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Clay City Chief Laid to Rest

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On June 17, 2007, a giant American flag hoisted by two fire truck ladders marked the entrance Sunday to a memorial service for a small-town police chief gunned down by a family friend during a traffic stop.

Hundreds of law-enforcement officers from every corner of Kentucky filled Powell County High School where Clay City Police Chief Randy Lacy was remembered as a man who treated everyone with respect - even the criminals.

That may have ultimately proven fatal.  Lacy, 55, was shot point blank in the back of the head in his squad car Wednesday while making a routine DUI arrest, authorities said.  Lacy, who was familiar with the suspect, Jamie Barnett, 37, and had arrested him numerous times, handcuffed him in the front rather than behind his back.  Barnett said in an interview last week with The Associated Press he doesn't know how he got hold of Lacy's gun and was too high on drugs to remember of the events leading up to the shooting.  "My brother Randy was a police officer," said Garland Lacy, a court bailiff and sheriff's department chaplain.  "Today we celebrate him as a fallen hero."

Family photos and an American flag adorned Lacy's open casket and bouquets of flowers lined the floor and stage inside the gym.  Although there were no specific references to Barnett during the service, there were several mentions of the region's spiraling drug problem that Lacy had struggled to combat.  "I pray that this would be a wake-up call," said minister Anthony Molihan.

Garland Lacy, wearing his sheriff's uniform, also acknowledged the more than 300 uniformed officers and honored the risks they take every day in the line of service.  "Each of these men and women are just one crack of the pistol away from being where Randy lies now," he said.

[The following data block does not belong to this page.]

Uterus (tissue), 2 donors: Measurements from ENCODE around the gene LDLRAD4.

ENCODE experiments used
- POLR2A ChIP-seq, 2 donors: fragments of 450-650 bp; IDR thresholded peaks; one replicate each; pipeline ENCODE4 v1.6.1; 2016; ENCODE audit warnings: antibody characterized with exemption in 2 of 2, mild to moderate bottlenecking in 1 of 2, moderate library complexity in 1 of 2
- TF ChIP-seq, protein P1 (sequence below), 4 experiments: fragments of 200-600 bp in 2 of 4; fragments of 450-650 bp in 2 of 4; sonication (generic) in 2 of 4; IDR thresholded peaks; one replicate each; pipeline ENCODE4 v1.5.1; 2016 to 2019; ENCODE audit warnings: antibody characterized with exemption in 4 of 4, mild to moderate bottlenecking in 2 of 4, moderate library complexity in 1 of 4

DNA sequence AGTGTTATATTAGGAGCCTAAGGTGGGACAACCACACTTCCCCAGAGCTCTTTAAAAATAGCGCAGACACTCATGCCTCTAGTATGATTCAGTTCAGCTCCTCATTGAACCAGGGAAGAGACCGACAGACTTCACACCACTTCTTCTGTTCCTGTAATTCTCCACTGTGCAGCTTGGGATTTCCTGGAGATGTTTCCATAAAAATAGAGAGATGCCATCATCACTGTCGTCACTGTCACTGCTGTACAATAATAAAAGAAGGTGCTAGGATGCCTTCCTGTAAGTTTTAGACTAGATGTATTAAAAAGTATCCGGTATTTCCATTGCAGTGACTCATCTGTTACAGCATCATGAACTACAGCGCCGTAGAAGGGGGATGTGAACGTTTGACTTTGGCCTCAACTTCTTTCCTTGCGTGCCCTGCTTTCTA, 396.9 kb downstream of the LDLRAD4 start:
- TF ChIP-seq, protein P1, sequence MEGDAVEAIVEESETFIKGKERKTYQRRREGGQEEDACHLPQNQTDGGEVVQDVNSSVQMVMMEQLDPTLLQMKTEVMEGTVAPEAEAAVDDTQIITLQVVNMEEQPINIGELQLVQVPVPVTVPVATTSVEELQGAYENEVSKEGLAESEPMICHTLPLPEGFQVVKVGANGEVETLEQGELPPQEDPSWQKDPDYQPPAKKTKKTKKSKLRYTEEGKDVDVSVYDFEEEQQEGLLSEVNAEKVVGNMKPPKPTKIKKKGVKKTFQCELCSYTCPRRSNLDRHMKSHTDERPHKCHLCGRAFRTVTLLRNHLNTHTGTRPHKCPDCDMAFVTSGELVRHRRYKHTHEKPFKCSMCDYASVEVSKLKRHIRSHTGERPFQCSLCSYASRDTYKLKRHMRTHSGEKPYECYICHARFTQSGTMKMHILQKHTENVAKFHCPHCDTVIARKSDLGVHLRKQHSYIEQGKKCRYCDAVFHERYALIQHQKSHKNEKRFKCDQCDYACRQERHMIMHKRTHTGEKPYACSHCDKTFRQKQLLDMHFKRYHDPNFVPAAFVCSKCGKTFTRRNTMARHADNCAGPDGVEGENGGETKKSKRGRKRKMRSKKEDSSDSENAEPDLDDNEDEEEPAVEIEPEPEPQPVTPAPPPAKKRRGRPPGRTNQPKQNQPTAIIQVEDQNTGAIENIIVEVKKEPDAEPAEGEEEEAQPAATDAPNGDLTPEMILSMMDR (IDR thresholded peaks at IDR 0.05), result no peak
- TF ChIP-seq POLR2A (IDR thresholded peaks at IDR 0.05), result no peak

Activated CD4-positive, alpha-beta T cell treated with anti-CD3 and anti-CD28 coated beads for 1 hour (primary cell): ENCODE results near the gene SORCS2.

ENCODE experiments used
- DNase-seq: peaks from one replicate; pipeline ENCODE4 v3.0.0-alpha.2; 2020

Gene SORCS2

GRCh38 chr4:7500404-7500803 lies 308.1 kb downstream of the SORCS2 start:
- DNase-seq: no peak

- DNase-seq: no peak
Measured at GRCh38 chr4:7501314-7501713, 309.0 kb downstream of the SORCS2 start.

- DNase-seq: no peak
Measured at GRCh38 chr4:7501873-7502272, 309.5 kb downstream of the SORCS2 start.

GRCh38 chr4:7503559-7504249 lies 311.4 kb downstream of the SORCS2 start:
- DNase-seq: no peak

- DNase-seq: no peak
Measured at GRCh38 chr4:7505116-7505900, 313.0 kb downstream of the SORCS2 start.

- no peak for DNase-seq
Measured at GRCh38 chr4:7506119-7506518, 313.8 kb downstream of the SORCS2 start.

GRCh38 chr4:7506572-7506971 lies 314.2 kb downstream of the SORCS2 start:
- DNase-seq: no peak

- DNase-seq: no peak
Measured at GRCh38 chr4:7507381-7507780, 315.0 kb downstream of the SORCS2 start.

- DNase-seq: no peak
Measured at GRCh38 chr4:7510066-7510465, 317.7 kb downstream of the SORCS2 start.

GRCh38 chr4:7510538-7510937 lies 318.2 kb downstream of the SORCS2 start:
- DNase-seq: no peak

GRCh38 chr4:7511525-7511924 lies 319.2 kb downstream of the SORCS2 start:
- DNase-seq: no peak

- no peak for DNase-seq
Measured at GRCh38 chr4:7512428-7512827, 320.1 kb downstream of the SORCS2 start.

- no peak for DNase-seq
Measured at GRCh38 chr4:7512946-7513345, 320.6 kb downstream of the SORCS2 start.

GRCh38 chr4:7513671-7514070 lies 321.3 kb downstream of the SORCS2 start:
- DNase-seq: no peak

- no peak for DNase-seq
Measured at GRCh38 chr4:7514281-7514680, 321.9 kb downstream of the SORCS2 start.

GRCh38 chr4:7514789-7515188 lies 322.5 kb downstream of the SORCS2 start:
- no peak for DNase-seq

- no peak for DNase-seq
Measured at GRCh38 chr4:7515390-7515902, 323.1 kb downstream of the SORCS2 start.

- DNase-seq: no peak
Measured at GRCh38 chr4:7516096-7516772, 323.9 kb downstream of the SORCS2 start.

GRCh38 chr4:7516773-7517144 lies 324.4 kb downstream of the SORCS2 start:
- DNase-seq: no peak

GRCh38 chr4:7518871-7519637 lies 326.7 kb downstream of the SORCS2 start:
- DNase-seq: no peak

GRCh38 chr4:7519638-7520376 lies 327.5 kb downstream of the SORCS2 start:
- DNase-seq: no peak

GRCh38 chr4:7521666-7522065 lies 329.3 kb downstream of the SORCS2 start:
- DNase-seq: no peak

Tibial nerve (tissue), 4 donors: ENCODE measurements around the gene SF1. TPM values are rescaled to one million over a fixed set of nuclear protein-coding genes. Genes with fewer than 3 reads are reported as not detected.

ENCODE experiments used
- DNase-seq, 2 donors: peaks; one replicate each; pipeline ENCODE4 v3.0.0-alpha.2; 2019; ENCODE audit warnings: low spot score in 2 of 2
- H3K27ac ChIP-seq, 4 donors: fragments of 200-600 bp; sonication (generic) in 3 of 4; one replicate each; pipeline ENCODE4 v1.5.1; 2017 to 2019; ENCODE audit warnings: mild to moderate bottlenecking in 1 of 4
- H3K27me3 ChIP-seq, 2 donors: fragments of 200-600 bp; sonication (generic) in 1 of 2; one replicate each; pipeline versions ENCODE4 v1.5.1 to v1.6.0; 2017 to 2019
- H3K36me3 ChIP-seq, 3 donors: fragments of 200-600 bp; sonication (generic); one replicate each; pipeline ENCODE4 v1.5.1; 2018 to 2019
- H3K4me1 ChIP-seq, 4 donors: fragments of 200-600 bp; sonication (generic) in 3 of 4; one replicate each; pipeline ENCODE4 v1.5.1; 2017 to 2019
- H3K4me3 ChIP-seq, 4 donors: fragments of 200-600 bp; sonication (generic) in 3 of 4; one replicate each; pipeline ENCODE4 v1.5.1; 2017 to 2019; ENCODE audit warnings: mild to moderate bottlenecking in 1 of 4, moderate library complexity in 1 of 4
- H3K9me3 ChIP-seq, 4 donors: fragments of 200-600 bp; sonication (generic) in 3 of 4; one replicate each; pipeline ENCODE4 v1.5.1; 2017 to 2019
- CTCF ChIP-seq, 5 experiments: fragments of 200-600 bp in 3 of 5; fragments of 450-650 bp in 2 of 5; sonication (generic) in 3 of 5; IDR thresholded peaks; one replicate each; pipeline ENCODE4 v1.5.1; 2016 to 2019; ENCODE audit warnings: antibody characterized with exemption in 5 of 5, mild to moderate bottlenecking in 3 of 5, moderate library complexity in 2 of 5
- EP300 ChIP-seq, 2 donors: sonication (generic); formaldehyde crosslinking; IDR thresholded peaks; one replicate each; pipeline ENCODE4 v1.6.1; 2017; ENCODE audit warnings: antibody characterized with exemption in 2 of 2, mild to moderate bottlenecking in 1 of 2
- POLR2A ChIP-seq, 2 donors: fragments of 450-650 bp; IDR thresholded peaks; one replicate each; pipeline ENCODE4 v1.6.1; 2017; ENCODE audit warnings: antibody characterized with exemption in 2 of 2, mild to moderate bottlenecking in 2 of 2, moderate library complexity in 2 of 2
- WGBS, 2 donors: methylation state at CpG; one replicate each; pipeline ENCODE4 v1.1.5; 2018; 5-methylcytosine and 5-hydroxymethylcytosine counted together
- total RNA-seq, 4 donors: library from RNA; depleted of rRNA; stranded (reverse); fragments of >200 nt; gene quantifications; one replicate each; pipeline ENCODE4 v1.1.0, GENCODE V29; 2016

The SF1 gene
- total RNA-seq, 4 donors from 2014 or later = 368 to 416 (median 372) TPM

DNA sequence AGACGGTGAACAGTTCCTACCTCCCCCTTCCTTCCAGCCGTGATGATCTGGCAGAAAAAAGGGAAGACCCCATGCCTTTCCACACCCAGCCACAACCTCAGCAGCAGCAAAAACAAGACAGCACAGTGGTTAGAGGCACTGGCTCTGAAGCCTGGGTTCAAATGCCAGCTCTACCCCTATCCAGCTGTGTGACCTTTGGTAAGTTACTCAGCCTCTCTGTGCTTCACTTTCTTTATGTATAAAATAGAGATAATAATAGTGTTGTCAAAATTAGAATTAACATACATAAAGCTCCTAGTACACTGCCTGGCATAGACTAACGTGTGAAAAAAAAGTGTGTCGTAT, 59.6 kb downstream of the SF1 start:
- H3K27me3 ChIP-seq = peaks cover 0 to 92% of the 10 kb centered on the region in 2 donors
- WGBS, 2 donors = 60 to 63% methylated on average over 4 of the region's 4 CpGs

A funeral procession with more than 200 law enforcement vehicles led the hearse that carried Lacy's body to the cemetery Sunday evening.  Several officers were also on horseback.  Another American flag hanging from a fire truck marked the way to the burial at West Bend Cemetery in Clay City and a city squad car was parked across the street decorated in flowers.

Lacy was honored at the hour-long graveside ceremony by bagpipe and trumpet music, a 21-gun salute and a helicopter fly over.  Sara Combs, chief judge of the Kentucky Court of Appeals, said she had received condolences from across the state.  "The Commonwealth of Kentucky now knows that well-kept secret we had in Powell County - what a great and good man this was," Combs said.  U.S. Rep. Ben Chandler sent a condolence letter and presented an American flag to Lacy's widow, Ruth, that had been flown above the U.S. Capitol in Lacy's honor.

Attending the funeral from the West Liberty Police Department was Chief of Police Kelse Hensley and Patrolman Paul Perkins.

Article from www.lex18.com .



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Last modified: July 18, 2012